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Join Date: Apr 2008
Posts: 1

Laser Cutting of Carbon Fiber

04/04/2008 4:58 AM

I am doing a small research on the capabilities of different cutting processes of carbon fiber fabrics.

I was wonderring if laser cutting would be a feasible solutions for an industrial environement. I know that the laser beam burns the fabric but to what extent? Could this burnt area be acceptable or is it too variable to stay within tolerences? I suppose the laser cutting machines use some inert gas systems that prevent burn effects... I've already googled this but I didn't find enough information on this subject. I don't know if it's just not possible or i'm looking in the wrong direction. Maybe someone here has some experience in this field.

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Power-User

Join Date: Nov 2007
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#1

Re: laser cutting of carbon fiber

04/04/2008 7:28 AM

Google Laser cutting equipment then contact the manufacturer. They will provide all the info you need on cutting.

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#2

Re: Laser Cutting of Carbon Fiber

04/04/2008 9:24 AM

We use a water jet (abrasive or non-abrasive) cutting system on a 5' x 10' table. It is robotic, CNC controlled, and can be controlled directly to downloaded CAD programs. It is very slick. Works on a wide variety of materials. Much safer than lasers, and easier to use. Generates little if any waste or loss (due to cutting process.)

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Active Contributor

Join Date: Mar 2008
Location: East Coast Connecticut
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#3

Re: Laser Cutting of Carbon Fiber

04/04/2008 11:13 PM

Hi Marius.M

I agree with the waterjet low cost, good quality and tolerance if you get the right workshop.

Contact >>> fanis@hydrocut.gr <<< he is manufacturer (Best machines in Europe) with mega experience (+30)22950 29050 he can do the job guarantied. He can ship your items every were.

I did a fantastic job with him and low price.

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Guru
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#4

Re: Laser Cutting of Carbon Fiber

04/05/2008 9:31 AM

Lasers are commonly used to cut stacks of material for making clothing patterns. To the laser, your carbon fiber is just another material. I don't anticipate that the laser would care whether it is cutting cotton, synthetic, or carbon fiber. I guess you would use a O-switched laser that provides low average and high peak power.

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Guru
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#5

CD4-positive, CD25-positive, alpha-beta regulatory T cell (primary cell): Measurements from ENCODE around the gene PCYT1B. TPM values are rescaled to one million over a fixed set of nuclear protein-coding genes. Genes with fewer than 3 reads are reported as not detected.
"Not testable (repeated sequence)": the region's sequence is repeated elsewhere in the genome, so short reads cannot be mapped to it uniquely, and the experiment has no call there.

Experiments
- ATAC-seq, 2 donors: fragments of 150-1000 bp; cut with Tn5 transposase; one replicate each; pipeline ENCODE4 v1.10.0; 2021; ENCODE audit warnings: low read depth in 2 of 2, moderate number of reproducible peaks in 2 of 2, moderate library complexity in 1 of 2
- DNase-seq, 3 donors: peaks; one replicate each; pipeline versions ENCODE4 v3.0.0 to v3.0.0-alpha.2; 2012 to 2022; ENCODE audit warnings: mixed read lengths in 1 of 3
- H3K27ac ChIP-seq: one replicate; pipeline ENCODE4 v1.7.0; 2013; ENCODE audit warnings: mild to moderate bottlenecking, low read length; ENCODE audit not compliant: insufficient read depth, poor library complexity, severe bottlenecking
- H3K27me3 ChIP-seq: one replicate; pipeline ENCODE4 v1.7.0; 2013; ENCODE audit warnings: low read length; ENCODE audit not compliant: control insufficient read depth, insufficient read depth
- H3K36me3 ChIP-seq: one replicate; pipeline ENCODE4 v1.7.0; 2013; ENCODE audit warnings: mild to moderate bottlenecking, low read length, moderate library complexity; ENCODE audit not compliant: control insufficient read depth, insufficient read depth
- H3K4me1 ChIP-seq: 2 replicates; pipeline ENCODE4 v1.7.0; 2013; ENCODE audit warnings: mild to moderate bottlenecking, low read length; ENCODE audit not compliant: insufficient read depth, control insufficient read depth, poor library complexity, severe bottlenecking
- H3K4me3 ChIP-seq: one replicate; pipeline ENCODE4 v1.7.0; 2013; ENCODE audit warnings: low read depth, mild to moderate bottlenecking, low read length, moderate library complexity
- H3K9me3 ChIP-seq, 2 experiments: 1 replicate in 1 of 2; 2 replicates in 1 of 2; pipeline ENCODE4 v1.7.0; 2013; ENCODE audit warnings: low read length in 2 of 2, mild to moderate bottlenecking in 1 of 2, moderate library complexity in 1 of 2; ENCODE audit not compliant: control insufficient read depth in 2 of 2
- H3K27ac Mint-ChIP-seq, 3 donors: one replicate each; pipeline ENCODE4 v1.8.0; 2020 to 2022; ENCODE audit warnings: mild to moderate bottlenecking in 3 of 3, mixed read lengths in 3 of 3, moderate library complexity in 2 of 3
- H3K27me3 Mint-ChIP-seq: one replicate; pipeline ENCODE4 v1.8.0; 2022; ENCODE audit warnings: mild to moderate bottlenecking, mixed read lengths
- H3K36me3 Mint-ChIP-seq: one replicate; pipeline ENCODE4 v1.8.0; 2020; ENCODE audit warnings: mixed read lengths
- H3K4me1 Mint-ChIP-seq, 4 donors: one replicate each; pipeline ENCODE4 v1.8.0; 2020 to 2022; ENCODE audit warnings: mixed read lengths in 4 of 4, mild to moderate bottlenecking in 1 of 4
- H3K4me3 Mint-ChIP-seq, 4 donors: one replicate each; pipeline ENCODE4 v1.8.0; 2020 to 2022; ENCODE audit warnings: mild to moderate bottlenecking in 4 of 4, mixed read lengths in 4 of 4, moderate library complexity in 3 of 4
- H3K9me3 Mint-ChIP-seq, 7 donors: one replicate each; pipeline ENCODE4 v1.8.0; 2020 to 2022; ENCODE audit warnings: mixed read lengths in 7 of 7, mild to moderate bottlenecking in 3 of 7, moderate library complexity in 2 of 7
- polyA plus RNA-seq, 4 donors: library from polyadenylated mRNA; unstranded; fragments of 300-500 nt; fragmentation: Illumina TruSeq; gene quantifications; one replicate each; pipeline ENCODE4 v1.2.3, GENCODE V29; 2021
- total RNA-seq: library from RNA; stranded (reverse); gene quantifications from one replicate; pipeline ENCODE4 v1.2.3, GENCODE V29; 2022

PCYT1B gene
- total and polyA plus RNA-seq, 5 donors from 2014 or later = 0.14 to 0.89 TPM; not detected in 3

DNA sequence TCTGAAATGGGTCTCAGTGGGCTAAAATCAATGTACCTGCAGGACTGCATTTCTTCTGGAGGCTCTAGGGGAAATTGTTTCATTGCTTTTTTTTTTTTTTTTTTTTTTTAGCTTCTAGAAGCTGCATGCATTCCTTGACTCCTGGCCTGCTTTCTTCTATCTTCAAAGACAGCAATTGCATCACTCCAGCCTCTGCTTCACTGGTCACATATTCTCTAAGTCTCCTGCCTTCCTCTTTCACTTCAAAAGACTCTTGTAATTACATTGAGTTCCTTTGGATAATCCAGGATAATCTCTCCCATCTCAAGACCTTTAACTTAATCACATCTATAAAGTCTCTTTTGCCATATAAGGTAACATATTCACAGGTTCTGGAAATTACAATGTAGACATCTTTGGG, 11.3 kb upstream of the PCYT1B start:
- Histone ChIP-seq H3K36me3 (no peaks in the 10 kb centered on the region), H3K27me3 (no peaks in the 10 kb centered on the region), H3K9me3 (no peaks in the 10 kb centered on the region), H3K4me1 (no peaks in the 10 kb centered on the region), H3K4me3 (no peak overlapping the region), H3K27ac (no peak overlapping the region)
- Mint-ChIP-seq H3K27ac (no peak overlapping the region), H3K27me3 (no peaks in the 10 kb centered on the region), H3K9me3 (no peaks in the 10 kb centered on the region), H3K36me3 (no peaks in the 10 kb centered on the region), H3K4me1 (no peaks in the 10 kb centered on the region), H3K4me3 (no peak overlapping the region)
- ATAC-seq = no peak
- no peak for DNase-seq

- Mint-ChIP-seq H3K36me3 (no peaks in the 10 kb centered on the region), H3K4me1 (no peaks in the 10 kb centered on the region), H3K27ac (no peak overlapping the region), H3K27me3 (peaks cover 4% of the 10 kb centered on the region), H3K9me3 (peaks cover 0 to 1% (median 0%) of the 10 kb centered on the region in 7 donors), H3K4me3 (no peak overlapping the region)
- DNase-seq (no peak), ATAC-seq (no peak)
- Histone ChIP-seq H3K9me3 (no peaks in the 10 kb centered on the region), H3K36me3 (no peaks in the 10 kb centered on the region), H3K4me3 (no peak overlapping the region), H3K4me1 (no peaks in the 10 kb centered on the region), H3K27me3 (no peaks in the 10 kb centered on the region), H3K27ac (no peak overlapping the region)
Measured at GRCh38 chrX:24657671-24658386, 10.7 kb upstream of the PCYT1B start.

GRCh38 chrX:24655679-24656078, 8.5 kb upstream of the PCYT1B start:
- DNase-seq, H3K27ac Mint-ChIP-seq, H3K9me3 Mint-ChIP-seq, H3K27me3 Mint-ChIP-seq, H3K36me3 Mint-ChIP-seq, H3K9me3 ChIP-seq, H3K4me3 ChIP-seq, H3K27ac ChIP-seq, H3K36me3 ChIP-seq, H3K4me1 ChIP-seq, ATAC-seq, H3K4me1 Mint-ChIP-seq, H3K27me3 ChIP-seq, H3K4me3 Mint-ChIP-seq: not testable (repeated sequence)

In reply to #4

Re: Laser Cutting of Carbon Fiber

04/05/2008 10:21 AM

I am not to0 familiar on carbon fiber composite, depends on what heat does to the material, do not think it would effect the carbon fiber but whether there are any epoxies in the material,

as mentioned earlier, water jet as an option, had very satisfactory experience with waterjeting composites. Do not now about delaminating though

a test would help you, your machine tool distributor could arrange this.

phoenix911

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#6

Re: Laser Cutting of Carbon Fiber

04/05/2008 12:58 PM

If you are cutting just plain fiber without resin, no problem.

If you are cutting pre-preg fiber with uncured resin, it could start an area to cure.

If you are wanting to cut cured parts, the rate would have to be set to assure you don't induce de-laminations. Collecting the fumes will be necessary due the the off gassing of the cured resin.

But, most likely it will catch on fire ! It does burn readily.

The water-jet/abrasive method is most predominant for precision and large items.

Routers, saws, and mills with abrasive tools (preferably Diamond faced) are used along with jigs for both carbon and fiberglass composites,

I know of several installations with both a waterjet and router heads.

Email if you have specific questions.

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Anonymous Poster
#7
In reply to #6

Re: Laser Cutting of Carbon Fiber

04/10/2008 9:18 AM

Carbon fiber is a very good conductor of heat which would cause your heat affected zone to spread rapidly and possibly degrade the fiber. Water jet cutting would be my choice provided the thickness is under 1/2 inch.

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Anonymous Poster
#8

Re: Laser Cutting of Carbon Fiber

12/04/2009 8:26 PM

Biggest draw back to cutting carbon fiber with a laser cutter is the SMELL! It smells awful! I have never had one catch on fire from laser cutting but the water jet is the best option for cured parts.

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Anonymous Poster (2); Bill H. (1); DGCYS (1); phoenix911 (1); symvoulos_CT (1); v1sor (1); welderman (1)

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